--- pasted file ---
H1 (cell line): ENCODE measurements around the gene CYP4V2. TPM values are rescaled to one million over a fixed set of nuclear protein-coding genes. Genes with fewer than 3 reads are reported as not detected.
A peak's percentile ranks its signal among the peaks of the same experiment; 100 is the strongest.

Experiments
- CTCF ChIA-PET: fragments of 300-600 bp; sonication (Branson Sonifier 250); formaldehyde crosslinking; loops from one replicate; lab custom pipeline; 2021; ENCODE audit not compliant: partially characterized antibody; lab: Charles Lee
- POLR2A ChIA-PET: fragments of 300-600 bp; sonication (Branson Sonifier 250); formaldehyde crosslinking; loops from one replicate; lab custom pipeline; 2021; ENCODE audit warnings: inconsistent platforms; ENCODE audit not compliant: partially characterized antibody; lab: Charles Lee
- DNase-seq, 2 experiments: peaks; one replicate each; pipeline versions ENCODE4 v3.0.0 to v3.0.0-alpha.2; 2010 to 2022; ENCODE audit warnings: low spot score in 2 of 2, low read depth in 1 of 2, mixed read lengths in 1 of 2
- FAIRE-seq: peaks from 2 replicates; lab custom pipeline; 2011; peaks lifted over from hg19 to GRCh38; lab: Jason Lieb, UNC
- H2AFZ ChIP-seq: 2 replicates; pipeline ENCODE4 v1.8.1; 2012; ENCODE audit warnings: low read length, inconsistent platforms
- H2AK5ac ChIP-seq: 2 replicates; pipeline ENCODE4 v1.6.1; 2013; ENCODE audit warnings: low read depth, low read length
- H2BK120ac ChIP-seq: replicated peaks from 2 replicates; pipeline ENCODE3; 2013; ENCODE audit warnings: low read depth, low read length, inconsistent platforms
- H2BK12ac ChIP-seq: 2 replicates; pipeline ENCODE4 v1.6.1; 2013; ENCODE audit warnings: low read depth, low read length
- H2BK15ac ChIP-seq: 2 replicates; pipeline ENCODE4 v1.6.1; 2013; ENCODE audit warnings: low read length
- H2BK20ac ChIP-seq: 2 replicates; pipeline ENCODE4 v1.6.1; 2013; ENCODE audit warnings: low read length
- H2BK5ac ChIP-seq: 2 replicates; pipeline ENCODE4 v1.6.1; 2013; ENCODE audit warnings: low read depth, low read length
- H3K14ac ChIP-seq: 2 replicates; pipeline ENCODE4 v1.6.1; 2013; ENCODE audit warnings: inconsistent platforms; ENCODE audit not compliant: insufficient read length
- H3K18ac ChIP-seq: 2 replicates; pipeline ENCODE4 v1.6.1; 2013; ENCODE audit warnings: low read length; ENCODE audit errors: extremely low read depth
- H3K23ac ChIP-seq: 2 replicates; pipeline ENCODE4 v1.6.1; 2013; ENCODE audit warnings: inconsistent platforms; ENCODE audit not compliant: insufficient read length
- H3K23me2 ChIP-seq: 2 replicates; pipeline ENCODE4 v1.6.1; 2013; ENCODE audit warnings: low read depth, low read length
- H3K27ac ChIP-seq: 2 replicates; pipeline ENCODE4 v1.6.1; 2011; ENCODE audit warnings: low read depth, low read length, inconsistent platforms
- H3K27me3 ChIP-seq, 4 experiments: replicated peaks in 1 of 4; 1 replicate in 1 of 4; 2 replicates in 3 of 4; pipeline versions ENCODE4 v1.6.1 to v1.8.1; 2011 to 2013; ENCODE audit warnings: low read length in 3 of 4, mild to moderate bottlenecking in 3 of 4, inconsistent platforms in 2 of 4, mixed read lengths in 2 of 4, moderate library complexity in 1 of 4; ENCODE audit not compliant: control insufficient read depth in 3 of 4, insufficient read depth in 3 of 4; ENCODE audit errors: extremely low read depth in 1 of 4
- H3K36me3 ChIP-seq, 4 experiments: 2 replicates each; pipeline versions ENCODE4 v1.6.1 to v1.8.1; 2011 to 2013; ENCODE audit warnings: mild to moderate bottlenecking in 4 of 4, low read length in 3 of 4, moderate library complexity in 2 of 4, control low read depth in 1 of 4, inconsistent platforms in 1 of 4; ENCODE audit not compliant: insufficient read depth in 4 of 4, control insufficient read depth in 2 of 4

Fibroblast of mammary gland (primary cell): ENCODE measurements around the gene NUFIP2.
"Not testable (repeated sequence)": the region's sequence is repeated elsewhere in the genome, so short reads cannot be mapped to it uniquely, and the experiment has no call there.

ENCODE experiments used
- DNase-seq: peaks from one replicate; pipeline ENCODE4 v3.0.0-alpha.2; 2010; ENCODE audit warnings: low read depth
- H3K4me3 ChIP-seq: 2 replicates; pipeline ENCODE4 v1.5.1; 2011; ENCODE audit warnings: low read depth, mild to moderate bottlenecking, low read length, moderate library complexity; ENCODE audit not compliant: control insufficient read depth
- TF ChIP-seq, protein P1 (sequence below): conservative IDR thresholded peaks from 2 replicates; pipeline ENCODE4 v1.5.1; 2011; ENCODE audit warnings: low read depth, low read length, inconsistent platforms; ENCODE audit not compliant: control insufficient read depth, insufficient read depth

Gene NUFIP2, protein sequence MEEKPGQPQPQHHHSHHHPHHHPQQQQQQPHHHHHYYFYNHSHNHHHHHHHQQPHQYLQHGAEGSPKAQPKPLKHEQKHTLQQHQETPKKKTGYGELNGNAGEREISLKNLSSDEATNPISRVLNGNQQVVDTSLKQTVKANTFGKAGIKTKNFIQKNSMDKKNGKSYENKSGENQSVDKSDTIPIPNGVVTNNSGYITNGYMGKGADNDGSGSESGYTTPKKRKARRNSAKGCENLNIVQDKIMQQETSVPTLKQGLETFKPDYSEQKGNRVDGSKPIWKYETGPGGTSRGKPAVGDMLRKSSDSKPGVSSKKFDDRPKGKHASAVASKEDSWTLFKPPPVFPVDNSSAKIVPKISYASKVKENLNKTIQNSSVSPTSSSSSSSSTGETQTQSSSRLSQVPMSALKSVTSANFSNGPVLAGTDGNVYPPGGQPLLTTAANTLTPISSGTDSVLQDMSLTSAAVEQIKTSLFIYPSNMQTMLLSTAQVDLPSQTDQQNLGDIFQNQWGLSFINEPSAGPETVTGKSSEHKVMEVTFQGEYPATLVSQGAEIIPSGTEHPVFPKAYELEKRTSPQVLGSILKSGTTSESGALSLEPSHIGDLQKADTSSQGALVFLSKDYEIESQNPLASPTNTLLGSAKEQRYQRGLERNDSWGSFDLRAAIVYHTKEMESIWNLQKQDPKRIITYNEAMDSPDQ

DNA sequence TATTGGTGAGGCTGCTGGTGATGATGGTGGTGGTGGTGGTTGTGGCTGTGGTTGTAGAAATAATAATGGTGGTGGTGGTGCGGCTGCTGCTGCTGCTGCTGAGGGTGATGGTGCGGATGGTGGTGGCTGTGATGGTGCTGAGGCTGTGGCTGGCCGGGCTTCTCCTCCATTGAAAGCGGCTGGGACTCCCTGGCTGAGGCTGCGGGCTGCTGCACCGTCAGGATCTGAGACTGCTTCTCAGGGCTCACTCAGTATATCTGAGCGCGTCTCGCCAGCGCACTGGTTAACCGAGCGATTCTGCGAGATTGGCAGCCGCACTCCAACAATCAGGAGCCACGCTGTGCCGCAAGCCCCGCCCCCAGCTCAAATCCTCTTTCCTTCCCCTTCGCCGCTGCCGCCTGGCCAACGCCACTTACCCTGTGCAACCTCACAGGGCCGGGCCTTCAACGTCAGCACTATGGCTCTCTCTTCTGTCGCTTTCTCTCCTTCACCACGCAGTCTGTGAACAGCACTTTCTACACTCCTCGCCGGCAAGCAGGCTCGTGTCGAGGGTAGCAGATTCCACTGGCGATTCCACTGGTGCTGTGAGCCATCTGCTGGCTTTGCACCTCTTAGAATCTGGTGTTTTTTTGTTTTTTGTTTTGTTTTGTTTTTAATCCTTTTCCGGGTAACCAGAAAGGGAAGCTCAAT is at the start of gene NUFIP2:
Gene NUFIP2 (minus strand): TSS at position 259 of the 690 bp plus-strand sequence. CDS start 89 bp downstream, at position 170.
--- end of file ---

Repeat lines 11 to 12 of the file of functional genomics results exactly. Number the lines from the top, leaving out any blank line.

- H2BK12ac ChIP-seq: 2 replicates; pipeline ENCODE4 v1.6.1; 2013; ENCODE audit warnings: low read depth, low read length
- H2BK15ac ChIP-seq: 2 replicates; pipeline ENCODE4 v1.6.1; 2013; ENCODE audit warnings: low read length